But in the end, very little of this matters. Nineteenth century operas are rarely strong arguments for sterling plot creation. Later in life, Puccini did improve significantly, as any opera fan can see from his last and greatest opera Turandot (that of Luciano Berio’s ending, not Franco Alfano’s). The Sarasota Opera performance dives gleefully into ML’s optimistic first act and beautifully conveys the spirit of youthful infatuation. As Des Grieux, Matthew Vickers pours out his feelings beautifully in the famous soliloquy “Donna non vidi mai,” made famous by Enrico Caruso and attempted by every other tenor since. As Manon Lescaut, Sandra López sings her brilliant and joyous aria while living with the libertine Geronte,“Lora, or Tirsi.” The audience suddenly senses it’s not going to go on forever.
Much creativity and planning went into the three stage settings. While done in period style, the opening village street scene is kinetic rather than static, buzzing with life, and the resulting intrigue is exciting from the start. In Act II, as Manon luxuriates in her mansion with Geronte, the very walls cry out “nobility.” But the final act in the Louisiana desert (don’t ask how they got there) is most stunningly well designed. A huge twisted fallen tree in the foreground underscores the twists and turns that their love affair has taken and contrasts with the gloriously ruddy sunset behind them. Dense emotional expression is reached in the final duet between Manon and Des Grieux. In “Tutta su me ti sposa,” Manon succumbs to grief and despair, realizing how her selfishness has brought tragedy upon her and her lover. As Geronte, Costas Tsourakis is the right kind of vile and cursed scoundrel. Filippo Fontana’s Lescaut is convincing as an unreliable ally, shifting his loyalties back and forth.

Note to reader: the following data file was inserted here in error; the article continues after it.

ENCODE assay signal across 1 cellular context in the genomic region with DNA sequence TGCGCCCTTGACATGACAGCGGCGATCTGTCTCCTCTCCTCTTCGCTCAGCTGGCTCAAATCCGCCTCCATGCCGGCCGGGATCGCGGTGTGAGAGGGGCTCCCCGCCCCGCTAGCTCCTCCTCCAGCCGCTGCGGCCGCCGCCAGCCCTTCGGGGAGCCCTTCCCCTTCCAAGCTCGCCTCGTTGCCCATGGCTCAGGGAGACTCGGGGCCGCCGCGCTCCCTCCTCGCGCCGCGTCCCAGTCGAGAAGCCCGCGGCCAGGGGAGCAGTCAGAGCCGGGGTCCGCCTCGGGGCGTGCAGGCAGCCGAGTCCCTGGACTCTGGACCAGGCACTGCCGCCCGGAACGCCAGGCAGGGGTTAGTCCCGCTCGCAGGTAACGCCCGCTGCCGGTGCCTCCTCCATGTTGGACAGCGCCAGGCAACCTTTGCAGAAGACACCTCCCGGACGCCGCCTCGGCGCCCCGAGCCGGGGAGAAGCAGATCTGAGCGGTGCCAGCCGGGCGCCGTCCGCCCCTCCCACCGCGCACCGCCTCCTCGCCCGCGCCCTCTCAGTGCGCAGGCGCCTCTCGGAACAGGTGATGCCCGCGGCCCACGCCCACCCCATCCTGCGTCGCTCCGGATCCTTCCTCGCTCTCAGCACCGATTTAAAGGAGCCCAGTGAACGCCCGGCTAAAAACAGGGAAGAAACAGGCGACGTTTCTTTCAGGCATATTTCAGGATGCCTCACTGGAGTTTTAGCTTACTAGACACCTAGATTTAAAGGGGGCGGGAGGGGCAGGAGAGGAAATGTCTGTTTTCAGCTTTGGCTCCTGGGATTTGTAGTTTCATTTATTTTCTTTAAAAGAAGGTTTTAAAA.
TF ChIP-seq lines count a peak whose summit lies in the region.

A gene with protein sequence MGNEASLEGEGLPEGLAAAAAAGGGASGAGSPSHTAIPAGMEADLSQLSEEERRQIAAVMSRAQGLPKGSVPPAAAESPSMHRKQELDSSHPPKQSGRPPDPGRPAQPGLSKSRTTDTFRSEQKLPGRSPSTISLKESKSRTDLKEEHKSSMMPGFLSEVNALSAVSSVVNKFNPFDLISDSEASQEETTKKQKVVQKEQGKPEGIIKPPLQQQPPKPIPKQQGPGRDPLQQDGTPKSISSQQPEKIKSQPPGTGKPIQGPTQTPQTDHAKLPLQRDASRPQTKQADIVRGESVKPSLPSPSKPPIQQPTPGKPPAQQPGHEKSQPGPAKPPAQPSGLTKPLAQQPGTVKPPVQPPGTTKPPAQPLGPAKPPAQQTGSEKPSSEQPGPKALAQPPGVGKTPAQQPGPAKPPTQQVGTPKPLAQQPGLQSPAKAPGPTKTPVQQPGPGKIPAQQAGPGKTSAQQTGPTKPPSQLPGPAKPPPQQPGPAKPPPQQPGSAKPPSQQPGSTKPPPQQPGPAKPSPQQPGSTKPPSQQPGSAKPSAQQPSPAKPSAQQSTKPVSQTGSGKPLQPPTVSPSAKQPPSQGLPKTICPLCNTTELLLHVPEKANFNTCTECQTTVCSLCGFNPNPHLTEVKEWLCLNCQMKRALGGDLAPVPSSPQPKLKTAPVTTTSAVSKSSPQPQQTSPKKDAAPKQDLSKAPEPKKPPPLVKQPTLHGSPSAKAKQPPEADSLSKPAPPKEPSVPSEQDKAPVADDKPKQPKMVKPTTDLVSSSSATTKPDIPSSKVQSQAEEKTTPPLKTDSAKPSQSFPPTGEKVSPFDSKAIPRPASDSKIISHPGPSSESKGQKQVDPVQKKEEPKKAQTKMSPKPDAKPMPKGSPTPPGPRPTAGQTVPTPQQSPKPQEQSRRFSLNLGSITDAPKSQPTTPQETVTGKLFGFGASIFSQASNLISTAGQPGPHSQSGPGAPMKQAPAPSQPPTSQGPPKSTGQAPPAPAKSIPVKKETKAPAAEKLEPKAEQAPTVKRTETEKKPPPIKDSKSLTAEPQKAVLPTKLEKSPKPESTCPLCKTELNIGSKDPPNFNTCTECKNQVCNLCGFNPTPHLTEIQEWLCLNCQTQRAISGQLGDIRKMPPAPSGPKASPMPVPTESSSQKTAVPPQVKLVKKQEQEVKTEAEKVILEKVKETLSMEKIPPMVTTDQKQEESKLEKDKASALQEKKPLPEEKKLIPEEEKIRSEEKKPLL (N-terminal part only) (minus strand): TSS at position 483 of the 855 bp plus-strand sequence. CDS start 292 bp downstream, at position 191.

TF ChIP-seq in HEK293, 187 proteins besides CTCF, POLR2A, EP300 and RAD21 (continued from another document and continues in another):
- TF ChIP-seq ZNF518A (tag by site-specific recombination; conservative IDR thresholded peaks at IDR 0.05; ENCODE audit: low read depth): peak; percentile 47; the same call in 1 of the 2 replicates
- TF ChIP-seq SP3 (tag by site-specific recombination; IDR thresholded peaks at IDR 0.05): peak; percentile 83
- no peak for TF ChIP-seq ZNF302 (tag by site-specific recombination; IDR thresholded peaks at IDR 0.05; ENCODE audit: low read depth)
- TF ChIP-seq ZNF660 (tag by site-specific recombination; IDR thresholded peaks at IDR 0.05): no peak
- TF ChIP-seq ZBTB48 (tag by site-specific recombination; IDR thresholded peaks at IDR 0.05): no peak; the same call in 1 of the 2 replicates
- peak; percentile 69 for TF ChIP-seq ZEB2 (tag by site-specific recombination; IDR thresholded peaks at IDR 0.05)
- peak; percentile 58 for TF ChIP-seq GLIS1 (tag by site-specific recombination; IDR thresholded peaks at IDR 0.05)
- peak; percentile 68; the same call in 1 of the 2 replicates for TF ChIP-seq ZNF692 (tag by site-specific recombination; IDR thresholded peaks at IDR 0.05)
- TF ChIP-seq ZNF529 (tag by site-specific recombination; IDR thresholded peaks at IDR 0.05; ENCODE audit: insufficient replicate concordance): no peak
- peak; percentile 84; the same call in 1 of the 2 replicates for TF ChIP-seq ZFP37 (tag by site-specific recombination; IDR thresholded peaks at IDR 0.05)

The orchestra – through the tidy wand of conductor Victor DeRenzi – showed its skill in the Act III instrumental “Intermezzo,” which is one of Manon Lescaut’s most unusual features. Why does it even exist? Good question. Some believe that it abstractly conveys Manon’s sentencing and her transportation to Le Havre. Seems plausible. Toward its conclusion it grows tempestuous and seems to careen toward disaster. But it avoids tragedy and lulls us with a descending motif that deceptively shimmers with hope. However, as clever as the device is, it’s a bit subtle for the uninitiated. In later years, Puccini made sparse use of such lofty intermezzi (Suor Angelica, 1918). Perhaps he realized that straight plotting conveyed emotions more efficiently?
So is Manon Lescaut “grand opera?” Not quite. But parts of it are pretty good. In focusing on the show’s highlights, like the inherent spectacle of the lovers’ plight, the Sarasota Opera made us realize that its cracks & flaws, Puccini’s youthful “experiments,” were not really that big a deal.